Coming into Wednesday afternoon’s series finale against the Cubs, Aaron Ashby was the story.
Once the game started, it looked like he would be the story for a completely different reason.
Then he ended up absolutely not being the story of this game.
Ashby struggled mightily in his Major League debut, couldn’t make it out of the first inning, ended up getting charged for 7 runs (4 earned, thanks to an error) and wound up with a no-decision as the Brewers provided one of the biggest examples of Picking A Pitcher Up you will ever see by scoring 15 unanswered runs to complete a sweep of the Cubs in one of the most humiliating ways imaginable.
We just have to bring back the WPA graph for a special guest appearance here, because it is honestly a sight to behold.
Ashby threw 39 painful pitches in the first inning, with his big league career starting with back-to-back singles and a walk to load the bases with nobody out as he fought his command. A mound visit didn’t stop Javier Baez from coming up with a 2-RBI single. Then, Willy Adames let a grounder from Jake Marisnick get under his glove as he appeared to try to angle himself for a possible double play. Eric Sogard added to the misery with a bunt single to bring home a 4th run. A wild pitch brought in a 5th. He then walked the pitcher, Jake Arrieta, and then walked Willson Contreras to end his day.
A broken-bat single by Patrick Wisdom off of Miguel Sanchez ballooned the Cubs’ first inning lead to 7-0, and it looked like this would be one of those games Craig Counsell would punt to save his pitching staff.
Luckily for the Brewers, Arrieta struggled just as much.
The Brewers loaded the bases against him in the bottom half of the first inning, in what was the first sign this could be a long afternoon for pitchers. The Brewers only got one run out of the inning — a bases-loaded walk by Jace Peterson — but they made the past-his-prime veteran throw 32 stressful pitches in the first frame.
With Sanchez stabilizing the pitching, the Brewers went back to building their rally in the 2nd inning. Luis Urias connected on a two-run home run to cut the deficit to a suddenly-manageable 7-3.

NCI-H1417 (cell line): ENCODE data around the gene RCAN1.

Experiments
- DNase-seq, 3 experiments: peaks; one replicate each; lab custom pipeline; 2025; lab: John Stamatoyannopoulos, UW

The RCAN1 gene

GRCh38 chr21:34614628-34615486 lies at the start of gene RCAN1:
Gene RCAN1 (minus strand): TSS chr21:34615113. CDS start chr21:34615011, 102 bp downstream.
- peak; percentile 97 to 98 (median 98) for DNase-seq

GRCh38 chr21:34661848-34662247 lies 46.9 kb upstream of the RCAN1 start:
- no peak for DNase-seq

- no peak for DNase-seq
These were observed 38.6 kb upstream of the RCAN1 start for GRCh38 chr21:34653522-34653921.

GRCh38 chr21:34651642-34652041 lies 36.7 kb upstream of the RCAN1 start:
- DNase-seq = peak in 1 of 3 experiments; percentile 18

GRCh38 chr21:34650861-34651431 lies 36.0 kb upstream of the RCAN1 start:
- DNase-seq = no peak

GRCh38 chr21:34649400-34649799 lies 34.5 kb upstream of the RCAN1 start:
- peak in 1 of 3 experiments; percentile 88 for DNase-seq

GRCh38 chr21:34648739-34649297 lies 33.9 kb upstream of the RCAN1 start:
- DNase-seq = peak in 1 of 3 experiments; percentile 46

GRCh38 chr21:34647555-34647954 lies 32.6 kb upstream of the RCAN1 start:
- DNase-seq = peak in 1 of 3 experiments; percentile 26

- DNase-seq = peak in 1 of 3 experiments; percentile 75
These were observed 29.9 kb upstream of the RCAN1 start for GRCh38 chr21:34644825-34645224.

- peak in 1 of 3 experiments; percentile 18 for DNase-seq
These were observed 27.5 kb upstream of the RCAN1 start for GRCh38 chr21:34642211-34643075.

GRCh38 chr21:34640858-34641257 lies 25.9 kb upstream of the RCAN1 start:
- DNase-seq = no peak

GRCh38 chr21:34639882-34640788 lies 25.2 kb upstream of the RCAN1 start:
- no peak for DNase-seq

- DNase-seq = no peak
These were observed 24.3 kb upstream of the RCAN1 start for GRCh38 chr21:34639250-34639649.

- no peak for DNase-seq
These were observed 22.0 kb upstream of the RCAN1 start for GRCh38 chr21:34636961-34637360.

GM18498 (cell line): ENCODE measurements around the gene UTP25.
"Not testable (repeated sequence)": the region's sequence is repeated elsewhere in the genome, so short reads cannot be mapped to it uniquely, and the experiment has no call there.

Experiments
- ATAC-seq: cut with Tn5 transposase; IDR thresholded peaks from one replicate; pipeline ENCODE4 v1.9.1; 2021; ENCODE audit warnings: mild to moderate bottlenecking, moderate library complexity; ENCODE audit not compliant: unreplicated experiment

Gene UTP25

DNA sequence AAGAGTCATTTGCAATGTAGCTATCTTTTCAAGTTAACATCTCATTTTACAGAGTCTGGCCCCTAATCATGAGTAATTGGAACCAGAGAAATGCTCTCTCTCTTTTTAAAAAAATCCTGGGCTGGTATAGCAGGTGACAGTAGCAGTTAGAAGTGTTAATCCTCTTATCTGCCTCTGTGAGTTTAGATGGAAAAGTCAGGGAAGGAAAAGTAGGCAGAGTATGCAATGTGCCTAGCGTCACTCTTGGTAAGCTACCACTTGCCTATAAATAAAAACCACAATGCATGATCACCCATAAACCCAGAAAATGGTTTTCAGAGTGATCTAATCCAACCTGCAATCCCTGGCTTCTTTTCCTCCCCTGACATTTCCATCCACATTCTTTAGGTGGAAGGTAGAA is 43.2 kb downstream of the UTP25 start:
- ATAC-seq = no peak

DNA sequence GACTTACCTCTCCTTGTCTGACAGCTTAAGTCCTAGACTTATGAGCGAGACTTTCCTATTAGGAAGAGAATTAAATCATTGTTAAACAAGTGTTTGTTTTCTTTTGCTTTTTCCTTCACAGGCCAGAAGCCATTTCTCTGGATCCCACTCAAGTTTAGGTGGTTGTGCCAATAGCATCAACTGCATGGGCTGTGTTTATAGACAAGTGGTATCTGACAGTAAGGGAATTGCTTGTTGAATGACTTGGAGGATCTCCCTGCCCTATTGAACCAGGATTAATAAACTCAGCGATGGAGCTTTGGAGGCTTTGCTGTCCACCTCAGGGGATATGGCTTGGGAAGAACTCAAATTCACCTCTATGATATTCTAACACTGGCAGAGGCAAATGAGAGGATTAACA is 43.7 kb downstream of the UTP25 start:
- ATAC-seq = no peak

It would have been a successful inning just based on that, but the Brewers didn’t stop there.
Adames made up for his earlier error by extending the bottom of the 2nd with a 2-out walk. An Omar Narvaez single put him at third base, and then came the play that may have swung the momentum in the Brewers’ favor for good — Tyrone Taylor hit a dribbler in front of the mound, but Arrieta rushed the throw, nearly getting Wisdom killed at first base in the process as Taylor crashed into his shoulder and outstretched glove arm. The ball, understandably, got past Wisdom and allowed two runs to score, cutting the deficit to 7-5.
That would ultimately chase Arrieta from the game, and reliver Keegan Thompson allowed two more hits in the inning — including a Keston Hiura RBI infield single line drive off of Sogard at third base to cut the Cubs lead to just 7-6 — before finally ending the frame.
The Brewers would take the lead — and then some — in the bottom of the 4th. Adames once again got the rally started, this time with a leadoff walk against Rex Brothers. Taylor and Peterson followed with back-to-back doubles, the second of which scored two runs to put the Brewers ahead, 8-7.
Tommy Nance replaced Brothers, but only continued the nightmare for David Ross and the Cubs. He immediately hit Hiura with a pitch and surrendered an RBI single to Jackie Bradley, Jr., making the score 9-7. Nance then walked the pitcher, Trevor Richards, before hitting another batter in Urias to force in a 10th run.
Then Adames, who started the rally that inning, delivered the death blow — a grand slam that caused half of American Family Field to lose their collective minds and the other half to head to the exits early.
Just in case a 14-7 lead and 14 unanswered runs wasn’t enough, Urias belted his second home run of the day in the bottom of the 6th, a solo shot that made the score 15-7 and left Josh Hader bewildered in the bullpen.
In the three-game demolition of the Cubs, the Brewers not only end the first half of their season with a 6-game lead in the NL Central, but they also put together their most prolific offensive series in nearly a decade, scoring 31 runs in 3 days. Per Tom Haudricourt, they haven’t done that since 2012.
Heading into today, teams that had a 7-run lead at any point in a game were 234-1.
The Brewers have now won 8 straight games and are pretty fun to watch right now. They have a chance to make this stretch even more memorable with 4 games coming up in Pittsburgh for 4th of July weekend.